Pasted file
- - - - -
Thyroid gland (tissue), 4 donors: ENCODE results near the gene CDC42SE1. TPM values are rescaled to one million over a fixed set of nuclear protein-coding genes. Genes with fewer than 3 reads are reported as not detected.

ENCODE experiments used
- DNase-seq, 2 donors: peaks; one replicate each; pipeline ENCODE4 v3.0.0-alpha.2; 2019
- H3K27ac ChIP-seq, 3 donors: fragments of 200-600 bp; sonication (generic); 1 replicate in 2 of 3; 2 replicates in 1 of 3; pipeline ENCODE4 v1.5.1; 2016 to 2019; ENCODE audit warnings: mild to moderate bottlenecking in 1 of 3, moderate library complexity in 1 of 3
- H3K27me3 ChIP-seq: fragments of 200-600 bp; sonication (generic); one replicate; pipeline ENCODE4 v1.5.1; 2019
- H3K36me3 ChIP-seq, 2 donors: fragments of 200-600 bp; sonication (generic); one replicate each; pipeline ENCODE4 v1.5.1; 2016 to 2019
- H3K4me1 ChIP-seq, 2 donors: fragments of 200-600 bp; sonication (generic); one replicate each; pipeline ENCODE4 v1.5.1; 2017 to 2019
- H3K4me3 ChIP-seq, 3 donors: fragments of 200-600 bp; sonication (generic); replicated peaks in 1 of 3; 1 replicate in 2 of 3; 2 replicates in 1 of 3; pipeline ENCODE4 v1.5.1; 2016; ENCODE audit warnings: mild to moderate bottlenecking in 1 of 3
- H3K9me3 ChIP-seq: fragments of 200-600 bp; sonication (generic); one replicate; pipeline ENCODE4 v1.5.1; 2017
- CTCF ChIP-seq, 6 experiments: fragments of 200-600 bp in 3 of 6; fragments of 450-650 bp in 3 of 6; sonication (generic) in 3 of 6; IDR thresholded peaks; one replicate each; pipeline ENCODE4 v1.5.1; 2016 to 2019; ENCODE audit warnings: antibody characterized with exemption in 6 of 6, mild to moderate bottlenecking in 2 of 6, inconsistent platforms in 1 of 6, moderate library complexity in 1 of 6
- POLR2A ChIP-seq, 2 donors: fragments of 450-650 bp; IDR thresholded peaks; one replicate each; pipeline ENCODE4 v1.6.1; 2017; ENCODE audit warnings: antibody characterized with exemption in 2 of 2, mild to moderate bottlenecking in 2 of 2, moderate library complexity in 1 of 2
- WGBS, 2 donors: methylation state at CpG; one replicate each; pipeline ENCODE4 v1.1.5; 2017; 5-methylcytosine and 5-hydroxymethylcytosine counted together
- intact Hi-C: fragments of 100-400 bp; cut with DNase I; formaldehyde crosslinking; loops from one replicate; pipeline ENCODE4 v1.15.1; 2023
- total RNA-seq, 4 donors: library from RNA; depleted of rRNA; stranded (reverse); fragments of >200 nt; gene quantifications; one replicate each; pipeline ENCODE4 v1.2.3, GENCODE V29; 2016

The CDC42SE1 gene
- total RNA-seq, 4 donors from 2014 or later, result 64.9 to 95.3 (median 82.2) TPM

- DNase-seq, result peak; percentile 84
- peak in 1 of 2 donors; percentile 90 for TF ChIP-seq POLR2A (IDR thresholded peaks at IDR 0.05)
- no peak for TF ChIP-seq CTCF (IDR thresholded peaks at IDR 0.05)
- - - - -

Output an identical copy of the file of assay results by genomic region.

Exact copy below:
Thyroid gland (tissue), 4 donors: ENCODE results near the gene CDC42SE1. TPM values are rescaled to one million over a fixed set of nuclear protein-coding genes. Genes with fewer than 3 reads are reported as not detected.

ENCODE experiments used
- DNase-seq, 2 donors: peaks; one replicate each; pipeline ENCODE4 v3.0.0-alpha.2; 2019
- H3K27ac ChIP-seq, 3 donors: fragments of 200-600 bp; sonication (generic); 1 replicate in 2 of 3; 2 replicates in 1 of 3; pipeline ENCODE4 v1.5.1; 2016 to 2019; ENCODE audit warnings: mild to moderate bottlenecking in 1 of 3, moderate library complexity in 1 of 3
- H3K27me3 ChIP-seq: fragments of 200-600 bp; sonication (generic); one replicate; pipeline ENCODE4 v1.5.1; 2019
- H3K36me3 ChIP-seq, 2 donors: fragments of 200-600 bp; sonication (generic); one replicate each; pipeline ENCODE4 v1.5.1; 2016 to 2019
- H3K4me1 ChIP-seq, 2 donors: fragments of 200-600 bp; sonication (generic); one replicate each; pipeline ENCODE4 v1.5.1; 2017 to 2019
- H3K4me3 ChIP-seq, 3 donors: fragments of 200-600 bp; sonication (generic); replicated peaks in 1 of 3; 1 replicate in 2 of 3; 2 replicates in 1 of 3; pipeline ENCODE4 v1.5.1; 2016; ENCODE audit warnings: mild to moderate bottlenecking in 1 of 3
- H3K9me3 ChIP-seq: fragments of 200-600 bp; sonication (generic); one replicate; pipeline ENCODE4 v1.5.1; 2017
- CTCF ChIP-seq, 6 experiments: fragments of 200-600 bp in 3 of 6; fragments of 450-650 bp in 3 of 6; sonication (generic) in 3 of 6; IDR thresholded peaks; one replicate each; pipeline ENCODE4 v1.5.1; 2016 to 2019; ENCODE audit warnings: antibody characterized with exemption in 6 of 6, mild to moderate bottlenecking in 2 of 6, inconsistent platforms in 1 of 6, moderate library complexity in 1 of 6
- POLR2A ChIP-seq, 2 donors: fragments of 450-650 bp; IDR thresholded peaks; one replicate each; pipeline ENCODE4 v1.6.1; 2017; ENCODE audit warnings: antibody characterized with exemption in 2 of 2, mild to moderate bottlenecking in 2 of 2, moderate library complexity in 1 of 2
- WGBS, 2 donors: methylation state at CpG; one replicate each; pipeline ENCODE4 v1.1.5; 2017; 5-methylcytosine and 5-hydroxymethylcytosine counted together
- intact Hi-C: fragments of 100-400 bp; cut with DNase I; formaldehyde crosslinking; loops from one replicate; pipeline ENCODE4 v1.15.1; 2023
- total RNA-seq, 4 donors: library from RNA; depleted of rRNA; stranded (reverse); fragments of >200 nt; gene quantifications; one replicate each; pipeline ENCODE4 v1.2.3, GENCODE V29; 2016

The CDC42SE1 gene
- total RNA-seq, 4 donors from 2014 or later, result 64.9 to 95.3 (median 82.2) TPM

- DNase-seq, result peak; percentile 84
- peak in 1 of 2 donors; percentile 90 for TF ChIP-seq POLR2A (IDR thresholded peaks at IDR 0.05)
- no peak for TF ChIP-seq CTCF (IDR thresholded peaks at IDR 0.05)